And the worst possible thing one can do, as Kamel alludes to, is to strive to emulate someone because they always have the "right" answers, are supremely confident, or are above criticism. These people are full of it, so if they are your role models you're going to end up either feeling like an underachieving failure or you will become a fraud yourself.

Personally I think I'll adopt Admar_505 as my role model. I'm dropping out of graduate school and going after those 3 Science and 4 Nature papers.
Any tips Admar? What type of pipette tips should I use? How many papers should I read per day? How many hours of lab work should I be doing per day? What hours should I keep at the lab? Most importantly, what word processing software do you use to churn out those manuscripts?

ADMar505 said...

Admar_505 as my role model. I'm dropping out of graduate school and going after those 3 Science and 4 Nature papers. Any tips Admar?

I met Richard Roberts this summer, and asked him a similar question, "How did you find the intron??" (He one the Nobel prize in Medicine for this in '93) He told me "I got incredibly lucky." That is exactly how it happened.

also, I miss spoke, it is 3 science 2 nature, 2 nature biotech (paper is in the second review phase). But it is really just luck. Also I use only LINUX!


Bayman said...

Ah yes LINUX. Of course. I should have known.

I'm curious what field you're working in if you don't mind sharing?

ADMar505 said...

No problem Bayman, I am in Genomics, the sequence side, so you can see how luck was the key factor. This also means that I am in a sea of authors, but on some of the publications I am very high/ very low in the list. I do only computational analysis, so perhaps it is somewhat faster to get a publication out. So I am fortunate, but I don't think I am particularly special.

Doctor David said...

I'm not sure I know of a serious scientist who has NOT experienced these feelings... at least, not if he/she is honest with himself. This is especially bad when you start to write for grants, and the funding line is falling and falling and falling.... the "coin of the realm", the "gold standard" of success is an R01, right? But if only 9% of R01s are funded...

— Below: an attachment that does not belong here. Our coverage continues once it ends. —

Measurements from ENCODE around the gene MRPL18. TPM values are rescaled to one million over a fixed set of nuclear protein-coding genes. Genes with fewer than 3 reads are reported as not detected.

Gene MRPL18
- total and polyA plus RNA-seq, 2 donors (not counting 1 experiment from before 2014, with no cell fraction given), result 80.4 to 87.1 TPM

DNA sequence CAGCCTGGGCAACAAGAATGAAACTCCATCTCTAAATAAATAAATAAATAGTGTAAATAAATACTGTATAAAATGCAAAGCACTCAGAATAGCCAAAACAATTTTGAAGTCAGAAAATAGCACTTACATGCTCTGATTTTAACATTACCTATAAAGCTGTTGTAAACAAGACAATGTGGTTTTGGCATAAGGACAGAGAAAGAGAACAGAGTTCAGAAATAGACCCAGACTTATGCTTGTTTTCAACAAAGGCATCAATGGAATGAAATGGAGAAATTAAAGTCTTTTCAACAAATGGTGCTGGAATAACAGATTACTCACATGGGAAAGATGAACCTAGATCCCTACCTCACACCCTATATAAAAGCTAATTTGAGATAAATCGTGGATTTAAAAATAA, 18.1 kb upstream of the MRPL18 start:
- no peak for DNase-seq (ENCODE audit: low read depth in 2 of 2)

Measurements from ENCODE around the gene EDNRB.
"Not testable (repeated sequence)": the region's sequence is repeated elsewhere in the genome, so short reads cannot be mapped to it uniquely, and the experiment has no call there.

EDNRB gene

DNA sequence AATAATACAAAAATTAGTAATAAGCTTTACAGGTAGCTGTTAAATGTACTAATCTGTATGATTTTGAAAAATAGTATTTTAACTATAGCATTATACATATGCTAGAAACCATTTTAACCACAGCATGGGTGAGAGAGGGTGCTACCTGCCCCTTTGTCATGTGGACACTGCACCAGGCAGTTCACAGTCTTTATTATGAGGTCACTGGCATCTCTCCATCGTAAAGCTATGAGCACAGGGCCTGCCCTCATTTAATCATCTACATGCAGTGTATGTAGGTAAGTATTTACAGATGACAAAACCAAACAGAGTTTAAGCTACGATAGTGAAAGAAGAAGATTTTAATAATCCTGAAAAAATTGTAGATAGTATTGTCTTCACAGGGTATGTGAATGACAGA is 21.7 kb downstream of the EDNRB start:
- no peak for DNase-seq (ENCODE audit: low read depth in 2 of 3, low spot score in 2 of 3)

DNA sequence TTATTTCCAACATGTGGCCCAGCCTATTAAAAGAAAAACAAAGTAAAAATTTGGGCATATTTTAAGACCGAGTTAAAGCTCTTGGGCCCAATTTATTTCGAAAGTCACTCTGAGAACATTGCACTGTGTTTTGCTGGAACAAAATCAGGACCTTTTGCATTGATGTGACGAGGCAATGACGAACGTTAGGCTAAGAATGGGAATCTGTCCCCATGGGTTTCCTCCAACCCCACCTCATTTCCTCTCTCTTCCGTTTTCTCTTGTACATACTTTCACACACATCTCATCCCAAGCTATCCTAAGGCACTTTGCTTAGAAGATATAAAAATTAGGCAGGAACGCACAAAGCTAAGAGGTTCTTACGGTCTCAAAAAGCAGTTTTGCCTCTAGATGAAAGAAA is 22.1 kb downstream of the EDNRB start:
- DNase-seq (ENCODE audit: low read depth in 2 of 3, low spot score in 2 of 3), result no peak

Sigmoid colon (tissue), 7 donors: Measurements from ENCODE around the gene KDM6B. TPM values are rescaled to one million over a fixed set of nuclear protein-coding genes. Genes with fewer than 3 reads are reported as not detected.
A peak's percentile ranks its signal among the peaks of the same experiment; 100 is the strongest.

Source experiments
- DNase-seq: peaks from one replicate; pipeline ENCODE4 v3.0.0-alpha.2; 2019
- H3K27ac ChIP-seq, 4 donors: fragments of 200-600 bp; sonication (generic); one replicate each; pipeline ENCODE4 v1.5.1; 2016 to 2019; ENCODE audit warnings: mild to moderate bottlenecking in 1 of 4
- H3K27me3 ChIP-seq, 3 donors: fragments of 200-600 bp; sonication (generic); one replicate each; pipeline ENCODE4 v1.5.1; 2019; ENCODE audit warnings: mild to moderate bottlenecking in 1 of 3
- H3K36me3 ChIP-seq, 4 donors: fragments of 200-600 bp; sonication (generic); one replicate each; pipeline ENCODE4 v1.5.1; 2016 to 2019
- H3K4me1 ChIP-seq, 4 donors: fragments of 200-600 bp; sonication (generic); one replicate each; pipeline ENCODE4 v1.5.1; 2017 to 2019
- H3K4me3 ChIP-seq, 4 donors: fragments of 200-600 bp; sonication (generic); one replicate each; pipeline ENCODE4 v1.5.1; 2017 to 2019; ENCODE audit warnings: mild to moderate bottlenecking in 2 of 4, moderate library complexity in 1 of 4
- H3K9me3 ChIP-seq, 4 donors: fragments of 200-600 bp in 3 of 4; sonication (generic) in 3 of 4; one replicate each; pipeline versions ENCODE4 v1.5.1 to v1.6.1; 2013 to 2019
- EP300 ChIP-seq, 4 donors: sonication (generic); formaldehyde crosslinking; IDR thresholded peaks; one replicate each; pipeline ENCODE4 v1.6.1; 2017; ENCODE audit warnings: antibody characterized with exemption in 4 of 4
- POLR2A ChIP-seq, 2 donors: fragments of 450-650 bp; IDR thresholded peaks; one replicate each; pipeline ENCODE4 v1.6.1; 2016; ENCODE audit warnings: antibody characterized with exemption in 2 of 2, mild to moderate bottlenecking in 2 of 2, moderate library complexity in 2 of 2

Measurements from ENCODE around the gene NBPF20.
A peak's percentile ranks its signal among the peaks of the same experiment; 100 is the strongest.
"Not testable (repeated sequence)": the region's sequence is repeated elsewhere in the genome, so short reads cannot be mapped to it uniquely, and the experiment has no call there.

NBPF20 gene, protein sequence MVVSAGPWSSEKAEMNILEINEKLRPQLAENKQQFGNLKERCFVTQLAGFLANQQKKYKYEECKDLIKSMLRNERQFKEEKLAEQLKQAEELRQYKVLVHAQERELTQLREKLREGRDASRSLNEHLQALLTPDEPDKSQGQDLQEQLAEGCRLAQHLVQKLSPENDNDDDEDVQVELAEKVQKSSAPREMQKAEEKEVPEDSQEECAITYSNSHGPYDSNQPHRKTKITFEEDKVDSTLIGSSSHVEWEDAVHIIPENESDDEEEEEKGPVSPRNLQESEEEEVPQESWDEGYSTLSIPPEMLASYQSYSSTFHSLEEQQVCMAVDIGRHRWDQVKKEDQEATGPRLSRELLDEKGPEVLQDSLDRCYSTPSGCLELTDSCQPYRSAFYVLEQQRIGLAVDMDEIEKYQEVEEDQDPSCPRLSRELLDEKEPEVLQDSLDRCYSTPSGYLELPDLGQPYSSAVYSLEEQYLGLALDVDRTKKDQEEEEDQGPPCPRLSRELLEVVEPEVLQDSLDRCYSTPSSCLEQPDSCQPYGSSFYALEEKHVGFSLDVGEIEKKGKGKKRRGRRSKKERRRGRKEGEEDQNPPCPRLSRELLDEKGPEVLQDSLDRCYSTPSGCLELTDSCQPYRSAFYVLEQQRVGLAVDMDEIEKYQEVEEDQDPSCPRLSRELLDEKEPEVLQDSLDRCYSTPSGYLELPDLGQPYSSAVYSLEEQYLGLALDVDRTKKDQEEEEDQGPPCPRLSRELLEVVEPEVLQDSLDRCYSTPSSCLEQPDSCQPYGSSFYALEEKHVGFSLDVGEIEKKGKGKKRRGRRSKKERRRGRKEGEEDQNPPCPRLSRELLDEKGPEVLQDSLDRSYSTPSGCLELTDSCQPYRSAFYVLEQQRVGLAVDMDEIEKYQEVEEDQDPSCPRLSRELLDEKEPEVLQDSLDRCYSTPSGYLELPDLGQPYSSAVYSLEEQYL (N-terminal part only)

Anonymous Coward said...

I have a gripping fear that I'll never graduate, and that even if I do, I won't get the kinds of jobs I want because I don't have 2 nature, 2 science and 2 nature biotech papers. I'm afraid I'll never find a phenotype in my KO, just because I picked the wrong gene.

Guillaume said...

This quote actually seems very relevant (Six Degrees: The Science of a Connected Age, by Duncan J. Watts):

But there is another deeper reason, one that has to do with the telling of science. The science of textbooks is typically a dry and intimidating affair. Unfolding in a relentless march of logic from apparently impossible questions to seemingly indisputable conclusions, textbook science is hard enough to follow, let alone emulate. And even when science is presented as an act of discovery, an achievement of humans, the process by which they actually figured it out remains cloaked in mystery. My dominant memory from years of physics and math courses is the depressing sense that no normal person could actually do this stuff.

But real science doesn't work that way. As I eventually learned, real science occurs in the same messy ambiguous world that scientists struggle to clarify, and is done by real people who suffer the same kind of limitations and confusions as anybody else. The characters in this story are, one and all, talented people who have worked hard throughout their lives to succeedas scientists. But they are also entirely human. I know that because I know them and I know that we have struggled and often failed together, only to pick ourselves up and try again. Our papers get rejected, our ideas don't work out, we misunderstand things that later seem obvious, and most of the time we feel frustrated or just plain stupid. But we struggle on, the journey being every bit as much the point as the destination.

Doing science is really a lot like doing anything else, but by the time it gets out into the larger word and everyone reads about it in books, it has been so reworked and refined that it takes on an aura of inevitability it never had in the making. This story is about science in the making.

I should really finish that book :)